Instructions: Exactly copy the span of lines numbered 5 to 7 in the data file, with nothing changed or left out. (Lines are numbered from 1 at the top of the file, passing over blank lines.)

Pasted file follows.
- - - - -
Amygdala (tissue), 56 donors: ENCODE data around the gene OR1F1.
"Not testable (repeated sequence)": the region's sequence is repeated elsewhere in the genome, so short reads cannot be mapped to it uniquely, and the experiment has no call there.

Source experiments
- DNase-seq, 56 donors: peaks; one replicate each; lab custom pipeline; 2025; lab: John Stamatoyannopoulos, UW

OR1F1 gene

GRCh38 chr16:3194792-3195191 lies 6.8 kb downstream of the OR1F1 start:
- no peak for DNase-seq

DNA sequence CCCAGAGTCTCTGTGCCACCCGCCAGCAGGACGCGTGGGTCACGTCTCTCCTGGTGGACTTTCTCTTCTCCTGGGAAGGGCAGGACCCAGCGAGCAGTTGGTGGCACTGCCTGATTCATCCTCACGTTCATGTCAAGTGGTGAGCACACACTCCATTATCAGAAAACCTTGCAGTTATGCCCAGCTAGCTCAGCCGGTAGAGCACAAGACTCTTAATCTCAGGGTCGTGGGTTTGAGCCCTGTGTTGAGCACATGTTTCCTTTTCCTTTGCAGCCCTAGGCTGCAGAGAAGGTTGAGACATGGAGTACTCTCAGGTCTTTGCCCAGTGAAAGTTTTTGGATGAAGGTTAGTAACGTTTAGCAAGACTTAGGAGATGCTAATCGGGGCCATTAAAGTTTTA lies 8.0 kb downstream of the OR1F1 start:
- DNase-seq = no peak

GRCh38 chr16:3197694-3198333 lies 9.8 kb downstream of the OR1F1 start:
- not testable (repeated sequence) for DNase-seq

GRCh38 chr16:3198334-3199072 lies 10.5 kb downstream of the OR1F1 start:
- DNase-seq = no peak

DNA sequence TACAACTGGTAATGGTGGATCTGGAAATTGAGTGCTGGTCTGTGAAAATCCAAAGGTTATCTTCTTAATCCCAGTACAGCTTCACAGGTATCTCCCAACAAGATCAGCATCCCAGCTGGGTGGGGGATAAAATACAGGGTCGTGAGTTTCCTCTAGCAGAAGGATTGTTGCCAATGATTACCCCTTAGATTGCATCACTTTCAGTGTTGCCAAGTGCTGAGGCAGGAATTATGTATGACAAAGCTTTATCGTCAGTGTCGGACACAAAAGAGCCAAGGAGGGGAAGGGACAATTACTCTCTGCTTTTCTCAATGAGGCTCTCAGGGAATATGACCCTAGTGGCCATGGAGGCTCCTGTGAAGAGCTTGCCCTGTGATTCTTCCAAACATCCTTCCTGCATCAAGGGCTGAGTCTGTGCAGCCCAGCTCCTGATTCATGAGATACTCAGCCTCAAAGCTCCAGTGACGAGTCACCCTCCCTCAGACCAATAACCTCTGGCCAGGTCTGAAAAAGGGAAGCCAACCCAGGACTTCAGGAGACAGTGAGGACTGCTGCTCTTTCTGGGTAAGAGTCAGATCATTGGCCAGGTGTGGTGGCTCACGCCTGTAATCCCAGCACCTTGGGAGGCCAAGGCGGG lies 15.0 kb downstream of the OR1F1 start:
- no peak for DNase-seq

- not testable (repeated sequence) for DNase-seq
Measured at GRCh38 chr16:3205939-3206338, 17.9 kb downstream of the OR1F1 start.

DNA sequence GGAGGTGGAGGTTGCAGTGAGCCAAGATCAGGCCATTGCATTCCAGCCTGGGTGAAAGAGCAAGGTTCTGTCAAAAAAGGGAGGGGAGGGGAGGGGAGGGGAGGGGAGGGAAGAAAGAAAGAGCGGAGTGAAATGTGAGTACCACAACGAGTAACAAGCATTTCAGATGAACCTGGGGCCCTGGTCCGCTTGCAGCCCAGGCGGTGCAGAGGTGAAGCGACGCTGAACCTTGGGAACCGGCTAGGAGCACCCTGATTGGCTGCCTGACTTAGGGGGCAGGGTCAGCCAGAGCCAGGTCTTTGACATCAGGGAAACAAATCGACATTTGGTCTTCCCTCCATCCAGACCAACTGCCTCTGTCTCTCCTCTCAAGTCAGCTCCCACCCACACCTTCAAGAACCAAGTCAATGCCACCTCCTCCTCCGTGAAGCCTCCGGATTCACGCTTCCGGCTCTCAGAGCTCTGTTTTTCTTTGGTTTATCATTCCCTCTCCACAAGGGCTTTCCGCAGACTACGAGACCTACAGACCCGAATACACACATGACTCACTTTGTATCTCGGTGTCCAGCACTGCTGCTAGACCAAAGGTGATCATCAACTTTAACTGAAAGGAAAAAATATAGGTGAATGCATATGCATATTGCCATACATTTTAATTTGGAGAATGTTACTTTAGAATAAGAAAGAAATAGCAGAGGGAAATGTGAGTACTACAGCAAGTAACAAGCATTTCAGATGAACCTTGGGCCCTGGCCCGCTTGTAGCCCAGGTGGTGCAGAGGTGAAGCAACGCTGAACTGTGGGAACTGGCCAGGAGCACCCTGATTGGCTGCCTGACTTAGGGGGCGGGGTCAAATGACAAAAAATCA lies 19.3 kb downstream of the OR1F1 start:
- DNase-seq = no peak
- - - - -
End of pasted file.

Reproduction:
OR1F1 gene

GRCh38 chr16:3194792-3195191 lies 6.8 kb downstream of the OR1F1 start:
- no peak for DNase-seq